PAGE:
The direction of Vance’s inquiry can be gleaned from Cohen’s sentencing memo: it disclosed that, during the 2016 Presidential campaign, Cohen set up a shell company that paid a hundred and thirty thousand dollars to Daniels. The Trump Organization disguised the hush-money payment as “legal expenses.” But the government argued that the money, which bought her silence, was an illegal campaign contribution: it helped Trump’s candidacy, by suppressing damaging facts, and far exceeded the federal donation limit of twenty-seven hundred dollars. Moreover, because the payment was falsely described as legal expenses, New York laws prohibiting the falsification of business records may have been violated. Such crimes are usually misdemeanors, but if they are committed in furtherance of other offenses, such as tax fraud, they can become felonies. Court documents stated that Cohen “acted in coordination with and at the direction of Individual-1”—an allegation that Trump has vehemently denied.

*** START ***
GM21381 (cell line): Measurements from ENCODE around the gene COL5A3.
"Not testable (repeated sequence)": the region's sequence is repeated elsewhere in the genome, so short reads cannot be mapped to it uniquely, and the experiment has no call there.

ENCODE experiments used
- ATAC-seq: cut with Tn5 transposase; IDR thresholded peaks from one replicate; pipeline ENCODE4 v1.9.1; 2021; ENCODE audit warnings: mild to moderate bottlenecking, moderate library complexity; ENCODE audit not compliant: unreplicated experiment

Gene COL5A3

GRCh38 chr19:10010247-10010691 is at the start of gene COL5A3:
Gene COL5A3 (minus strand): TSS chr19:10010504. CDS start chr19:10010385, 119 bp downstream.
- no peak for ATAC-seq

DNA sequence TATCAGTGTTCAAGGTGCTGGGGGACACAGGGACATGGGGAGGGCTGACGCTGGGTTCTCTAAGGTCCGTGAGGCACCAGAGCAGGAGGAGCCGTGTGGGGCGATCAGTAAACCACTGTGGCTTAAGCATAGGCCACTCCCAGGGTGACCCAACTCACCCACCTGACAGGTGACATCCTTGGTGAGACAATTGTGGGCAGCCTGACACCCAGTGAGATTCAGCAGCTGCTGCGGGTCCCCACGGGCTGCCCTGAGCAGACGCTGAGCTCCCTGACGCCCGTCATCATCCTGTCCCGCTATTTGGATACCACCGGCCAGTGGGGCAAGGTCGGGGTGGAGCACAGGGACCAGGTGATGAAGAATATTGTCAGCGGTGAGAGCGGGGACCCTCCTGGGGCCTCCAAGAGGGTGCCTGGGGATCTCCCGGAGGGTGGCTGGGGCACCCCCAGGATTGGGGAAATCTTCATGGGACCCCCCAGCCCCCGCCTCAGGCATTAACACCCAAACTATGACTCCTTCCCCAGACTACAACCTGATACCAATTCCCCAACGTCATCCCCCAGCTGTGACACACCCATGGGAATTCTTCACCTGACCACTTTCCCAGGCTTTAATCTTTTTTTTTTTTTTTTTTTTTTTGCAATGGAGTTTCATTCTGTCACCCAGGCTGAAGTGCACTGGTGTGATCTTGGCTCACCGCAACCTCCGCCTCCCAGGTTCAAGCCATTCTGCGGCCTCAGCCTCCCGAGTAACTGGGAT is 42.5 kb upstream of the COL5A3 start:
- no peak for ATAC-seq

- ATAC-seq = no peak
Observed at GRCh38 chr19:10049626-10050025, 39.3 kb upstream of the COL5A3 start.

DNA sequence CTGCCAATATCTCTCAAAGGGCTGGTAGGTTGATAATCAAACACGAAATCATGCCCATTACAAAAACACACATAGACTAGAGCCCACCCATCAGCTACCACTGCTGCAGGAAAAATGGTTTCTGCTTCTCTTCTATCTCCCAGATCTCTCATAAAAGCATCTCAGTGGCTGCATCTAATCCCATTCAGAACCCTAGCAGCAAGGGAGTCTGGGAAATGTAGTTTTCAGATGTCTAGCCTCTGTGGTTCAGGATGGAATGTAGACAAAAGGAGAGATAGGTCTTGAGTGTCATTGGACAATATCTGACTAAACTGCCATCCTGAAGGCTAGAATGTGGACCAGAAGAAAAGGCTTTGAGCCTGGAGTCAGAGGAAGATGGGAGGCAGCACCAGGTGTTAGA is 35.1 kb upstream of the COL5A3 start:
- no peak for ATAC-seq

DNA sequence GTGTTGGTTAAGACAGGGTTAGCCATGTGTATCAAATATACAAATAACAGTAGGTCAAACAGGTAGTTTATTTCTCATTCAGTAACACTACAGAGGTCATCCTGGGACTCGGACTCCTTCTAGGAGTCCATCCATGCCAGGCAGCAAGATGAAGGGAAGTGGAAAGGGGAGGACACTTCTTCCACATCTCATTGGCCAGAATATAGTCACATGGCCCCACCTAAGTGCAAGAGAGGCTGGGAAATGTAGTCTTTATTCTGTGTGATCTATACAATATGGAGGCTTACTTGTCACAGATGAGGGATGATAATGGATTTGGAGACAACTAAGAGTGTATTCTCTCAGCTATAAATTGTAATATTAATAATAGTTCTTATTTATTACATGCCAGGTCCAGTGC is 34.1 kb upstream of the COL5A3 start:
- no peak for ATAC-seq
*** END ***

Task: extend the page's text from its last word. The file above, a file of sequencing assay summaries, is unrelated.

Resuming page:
It has become clear that the Manhattan D.A.’s investigation involves more than the Stormy Daniels case. Secrecy surrounds Vance’s grand-jury probe, but a well-informed source told me that it now includes a hard-hitting exploration of potentially illegal self-dealing in Trump’s financial practices. In an August court filing, the D.A.’s office argued that it should be allowed to subpoena Trump’s personal and corporate tax records, explaining that it is now investigating “possibly extensive and protracted criminal conduct at the Trump Organization.” The prosecutors didn’t specify what the grand jury was looking into, but they cited news stories detailing possible tax fraud, insurance fraud, and “schemes to defraud,” which is how New York penal law addresses bank fraud. As the Times’ recent reports on Trump’s tax records show, he has long made aggressive, and potentially fraudulent, use of accounting gimmicks to all but eliminate his income-tax burden. One minor but revealing detail is that he deducted seventy thousand dollars for hair styling, which ordinarily is a personal expense. At the same time, according to congressional testimony that Cohen gave last year, Trump has provided insurance companies with inflated income statements, in effect keeping two sets of books: one stating losses, for the purpose of taxes, the other exaggerating profits, for business purposes. Trump’s lawyers have consistently refused to disclose his tax records, fighting subpoenas in both the circuit courts and the Supreme Court. Trump has denied any financial wrongdoing, and has denounced efforts to scrutinize his tax returns as “a continuation of the worst witch hunt in American history.” But his legal team has lost every round in the courts, and may be running out of arguments. It’s possible that New York’s legal authorities will back off. Even a Trump critic such as Scaramucci believes that “it’s too much of a strain on the system to put an American President in jail.” But a former top official in New York suggested to me that Vance and James are unlikely to abandon their investigations if Trump loses on November 3rd, if only because it would send an unwanted message: “If you’re Tish James or Cy Vance and you drop the case the moment he’s out of office, you’re admitting it was political.”